The Golden Circle, Iceland
One of the most magical experiences you can have in Iceland would have to be going on a road trip along Route 1 or the Ring Road. During the warmer months when weather conditions allow, you are able to circle the entire island. And it’s guaranteed that the journey will be filled with picturesque scenes of sweeping fields, snow-capped mountains, and adorable Icelandic ponies.
Along this Ring Road are smaller routes that will lead to breathtaking falls, majestic fjords, quaint towns, and more. This route is so often traversed by visitors that it has earned the name The Golden Circle.
During my road trip excursions, I only touched a minor portion of the southern region of Iceland, but it was enough to convince me to come back one day for a complete tour around. The drive was also fairly easy to navigate, especially if you acquired a GPS with your car. After securing a rental, I spent a leisure two days driving to some of the major sights of this Golden Circle.
Whichever sights you choose to visit, every one is sure to be a worthwhile experience.
Camera used : Canon S95 Date taken : April 2013
One and a half hours away from Reykjavik is Seljalandsfoss waterfall. It is visible from the ring road, but a short drive to get to. Due to a cave recess behind the fall, there is a small walkway that can take you to views behind the gushing waters. Just be caustious in the colder months as the ground will be mostly slicked with frozen sprinkles.
When you drive further about twenty minutes away from Seljalandsfoss is the roaring giant of Skogafoss. Because of the gushing water with heavy amount of sprays, visitors are guaranteed to be treated to double rainbows views almost anytime. To the right of the fall is the trail for the hike on Fimmvorduhals to reach Eyjafajallajokuff volcano. Unfortunately then I was not as adventurous. I chickened out about a fourth of the way up due to my fear of height and the rickety condition of the steps.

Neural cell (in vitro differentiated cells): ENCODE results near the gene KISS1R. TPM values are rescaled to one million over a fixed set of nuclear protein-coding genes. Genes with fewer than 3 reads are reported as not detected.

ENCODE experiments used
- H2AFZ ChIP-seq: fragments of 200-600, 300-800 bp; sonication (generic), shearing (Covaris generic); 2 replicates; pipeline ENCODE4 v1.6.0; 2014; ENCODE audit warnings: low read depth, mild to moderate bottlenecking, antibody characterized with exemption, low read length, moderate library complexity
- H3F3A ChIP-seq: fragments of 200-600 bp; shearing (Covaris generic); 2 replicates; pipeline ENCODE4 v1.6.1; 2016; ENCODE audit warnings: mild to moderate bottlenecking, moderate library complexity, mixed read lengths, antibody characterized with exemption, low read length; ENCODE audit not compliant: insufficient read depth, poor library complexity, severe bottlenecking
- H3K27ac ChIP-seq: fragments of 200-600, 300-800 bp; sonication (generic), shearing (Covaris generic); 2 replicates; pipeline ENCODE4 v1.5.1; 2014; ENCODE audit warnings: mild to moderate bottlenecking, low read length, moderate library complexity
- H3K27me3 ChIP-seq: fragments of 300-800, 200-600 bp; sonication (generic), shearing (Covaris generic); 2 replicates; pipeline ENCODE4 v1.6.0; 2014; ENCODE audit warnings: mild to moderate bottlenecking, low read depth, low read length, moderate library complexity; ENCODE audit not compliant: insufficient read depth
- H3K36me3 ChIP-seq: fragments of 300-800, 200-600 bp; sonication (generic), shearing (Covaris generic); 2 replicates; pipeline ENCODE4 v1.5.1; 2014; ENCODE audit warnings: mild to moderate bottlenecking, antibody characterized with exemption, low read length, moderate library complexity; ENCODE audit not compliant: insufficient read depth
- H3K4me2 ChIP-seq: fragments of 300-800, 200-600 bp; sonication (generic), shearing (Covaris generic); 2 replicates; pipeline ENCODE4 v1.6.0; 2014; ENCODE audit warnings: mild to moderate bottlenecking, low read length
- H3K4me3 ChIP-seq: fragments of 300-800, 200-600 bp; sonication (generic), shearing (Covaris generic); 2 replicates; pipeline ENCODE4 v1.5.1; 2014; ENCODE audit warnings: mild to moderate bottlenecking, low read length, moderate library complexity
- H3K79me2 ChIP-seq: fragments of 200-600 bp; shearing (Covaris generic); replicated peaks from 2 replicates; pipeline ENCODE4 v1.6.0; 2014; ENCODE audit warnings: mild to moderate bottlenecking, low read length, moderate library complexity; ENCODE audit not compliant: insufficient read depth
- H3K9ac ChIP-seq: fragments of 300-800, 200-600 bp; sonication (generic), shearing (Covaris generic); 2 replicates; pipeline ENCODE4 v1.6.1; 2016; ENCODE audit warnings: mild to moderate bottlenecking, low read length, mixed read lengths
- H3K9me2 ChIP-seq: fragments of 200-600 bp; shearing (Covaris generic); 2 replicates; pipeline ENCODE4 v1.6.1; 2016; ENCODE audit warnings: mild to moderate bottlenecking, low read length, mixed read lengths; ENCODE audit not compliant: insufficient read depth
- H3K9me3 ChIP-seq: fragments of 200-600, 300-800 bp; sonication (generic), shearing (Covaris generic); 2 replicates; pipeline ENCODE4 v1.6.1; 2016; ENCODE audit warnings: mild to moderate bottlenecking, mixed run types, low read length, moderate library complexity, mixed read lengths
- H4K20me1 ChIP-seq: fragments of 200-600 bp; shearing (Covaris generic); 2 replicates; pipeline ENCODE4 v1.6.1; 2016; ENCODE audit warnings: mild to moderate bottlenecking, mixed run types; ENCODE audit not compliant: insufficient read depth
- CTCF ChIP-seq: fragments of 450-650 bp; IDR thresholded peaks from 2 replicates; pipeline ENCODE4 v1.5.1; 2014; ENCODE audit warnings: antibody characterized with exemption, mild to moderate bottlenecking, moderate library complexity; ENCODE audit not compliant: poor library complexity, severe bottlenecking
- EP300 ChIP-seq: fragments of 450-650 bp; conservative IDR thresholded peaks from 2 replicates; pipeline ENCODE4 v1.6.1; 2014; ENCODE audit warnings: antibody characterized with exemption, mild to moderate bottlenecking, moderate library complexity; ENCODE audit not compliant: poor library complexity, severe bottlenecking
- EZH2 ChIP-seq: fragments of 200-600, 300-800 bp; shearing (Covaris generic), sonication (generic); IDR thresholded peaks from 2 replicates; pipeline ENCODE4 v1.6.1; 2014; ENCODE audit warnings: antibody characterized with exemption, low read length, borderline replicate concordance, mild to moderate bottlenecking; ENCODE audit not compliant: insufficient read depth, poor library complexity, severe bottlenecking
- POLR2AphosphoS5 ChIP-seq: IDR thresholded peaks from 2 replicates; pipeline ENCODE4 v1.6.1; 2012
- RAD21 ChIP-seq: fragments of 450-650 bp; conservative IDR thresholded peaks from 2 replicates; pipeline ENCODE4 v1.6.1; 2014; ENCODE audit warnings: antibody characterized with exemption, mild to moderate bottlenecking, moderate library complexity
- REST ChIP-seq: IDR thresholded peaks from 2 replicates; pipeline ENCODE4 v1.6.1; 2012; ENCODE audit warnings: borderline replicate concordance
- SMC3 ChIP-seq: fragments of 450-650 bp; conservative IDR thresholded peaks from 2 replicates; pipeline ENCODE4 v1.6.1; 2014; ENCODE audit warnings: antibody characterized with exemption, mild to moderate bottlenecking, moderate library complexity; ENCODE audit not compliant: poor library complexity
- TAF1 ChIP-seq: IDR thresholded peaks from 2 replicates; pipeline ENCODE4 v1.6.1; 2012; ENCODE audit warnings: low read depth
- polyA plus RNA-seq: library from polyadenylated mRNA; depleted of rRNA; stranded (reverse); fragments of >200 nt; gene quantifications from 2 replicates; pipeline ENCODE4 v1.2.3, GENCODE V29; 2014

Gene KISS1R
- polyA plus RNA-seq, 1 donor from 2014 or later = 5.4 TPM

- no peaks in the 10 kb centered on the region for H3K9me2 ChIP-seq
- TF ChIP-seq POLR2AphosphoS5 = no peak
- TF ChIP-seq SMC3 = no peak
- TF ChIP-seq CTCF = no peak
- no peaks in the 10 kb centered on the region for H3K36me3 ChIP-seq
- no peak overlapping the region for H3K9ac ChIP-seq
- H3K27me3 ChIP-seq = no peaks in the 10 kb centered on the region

The coastal town of Vik is 2 and a half hours away from Reykjavik. A little before reaching the town of Vik is Dyrholaey, a coastline of black sand beaches as far as the eyes can see. A very curvy and tiny road leads up to a summit where you can get vast views from all angles. To the North is visible the glacier of Myrdalsjokull. To the East is a black lava columns of Reynisdrangar. And to the West is the coastline that reaches Selfoss. For the bird lovers, summer times are when those adorable puffins come to play around the area.
Thingvellir National Park
Located at about 40 minutes drive away from Reykjavik is the cultural and geological signficance landmark of Thingvellir. Established as a World Heritage Site in 2004, this national park is one of the popular must visit destinations of Iceland. It lies in a rift valley that marks the Mid-Atlantic Ridge with unusual tectonic and volcanic composition. These photos were taken during the Spring of April which is already a sight to be seen, but I am sure it would look even more amaizng during the Summer seasons.
The next stop on the drive would be the great geothermal Geysir at Haukadalsvegur. There are various springs aligned along a 100 m wide strip of land. Every few minutes hot water spouts as tall as 100 feet(30 meters) from the great Geysir.
Continuing on from Thingvellir is Gullfoss waterfall, located in the canyon of Hvita river in southwest Iceland. The crevice is about 66ft (20 m) wide, 2.5 km in length, and extends perpendicular to the flow of the river. Coming directly to this fall from Reykjavik would be approximately 1 hour 30 minutes. This was the last stop on my drive before heading back to Reykjavik.
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